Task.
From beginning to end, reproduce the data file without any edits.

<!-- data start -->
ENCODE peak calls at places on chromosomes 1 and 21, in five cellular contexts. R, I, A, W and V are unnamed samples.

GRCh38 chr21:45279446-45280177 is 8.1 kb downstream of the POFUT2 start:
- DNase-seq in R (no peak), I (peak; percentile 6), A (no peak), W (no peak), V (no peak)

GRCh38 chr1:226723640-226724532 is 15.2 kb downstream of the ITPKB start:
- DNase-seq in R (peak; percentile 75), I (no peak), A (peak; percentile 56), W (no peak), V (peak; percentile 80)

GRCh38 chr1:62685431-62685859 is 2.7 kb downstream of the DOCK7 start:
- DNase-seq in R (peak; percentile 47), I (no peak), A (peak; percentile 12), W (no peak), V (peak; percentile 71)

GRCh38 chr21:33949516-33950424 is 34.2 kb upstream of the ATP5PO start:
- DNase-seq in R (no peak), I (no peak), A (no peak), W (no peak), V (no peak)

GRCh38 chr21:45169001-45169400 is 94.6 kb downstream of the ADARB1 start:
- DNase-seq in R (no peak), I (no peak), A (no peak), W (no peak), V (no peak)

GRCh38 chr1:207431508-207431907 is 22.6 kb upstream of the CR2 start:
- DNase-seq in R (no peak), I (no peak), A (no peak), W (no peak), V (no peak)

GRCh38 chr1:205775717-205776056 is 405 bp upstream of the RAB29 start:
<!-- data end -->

ENCODE peak calls at places on chromosomes 1 and 21, in five cellular contexts. R, I, A, W and V are unnamed samples.

GRCh38 chr21:45279446-45280177 is 8.1 kb downstream of the POFUT2 start:
- DNase-seq in R (no peak), I (peak; percentile 6), A (no peak), W (no peak), V (no peak)

GRCh38 chr1:226723640-226724532 is 15.2 kb downstream of the ITPKB start:
- DNase-seq in R (peak; percentile 75), I (no peak), A (peak; percentile 56), W (no peak), V (peak; percentile 80)

GRCh38 chr1:62685431-62685859 is 2.7 kb downstream of the DOCK7 start:
- DNase-seq in R (peak; percentile 47), I (no peak), A (peak; percentile 12), W (no peak), V (peak; percentile 71)

GRCh38 chr21:33949516-33950424 is 34.2 kb upstream of the ATP5PO start:
- DNase-seq in R (no peak), I (no peak), A (no peak), W (no peak), V (no peak)

GRCh38 chr21:45169001-45169400 is 94.6 kb downstream of the ADARB1 start:
- DNase-seq in R (no peak), I (no peak), A (no peak), W (no peak), V (no peak)

GRCh38 chr1:207431508-207431907 is 22.6 kb upstream of the CR2 start:
- DNase-seq in R (no peak), I (no peak), A (no peak), W (no peak), V (no peak)

GRCh38 chr1:205775717-205776056 is 405 bp upstream of the RAB29 start: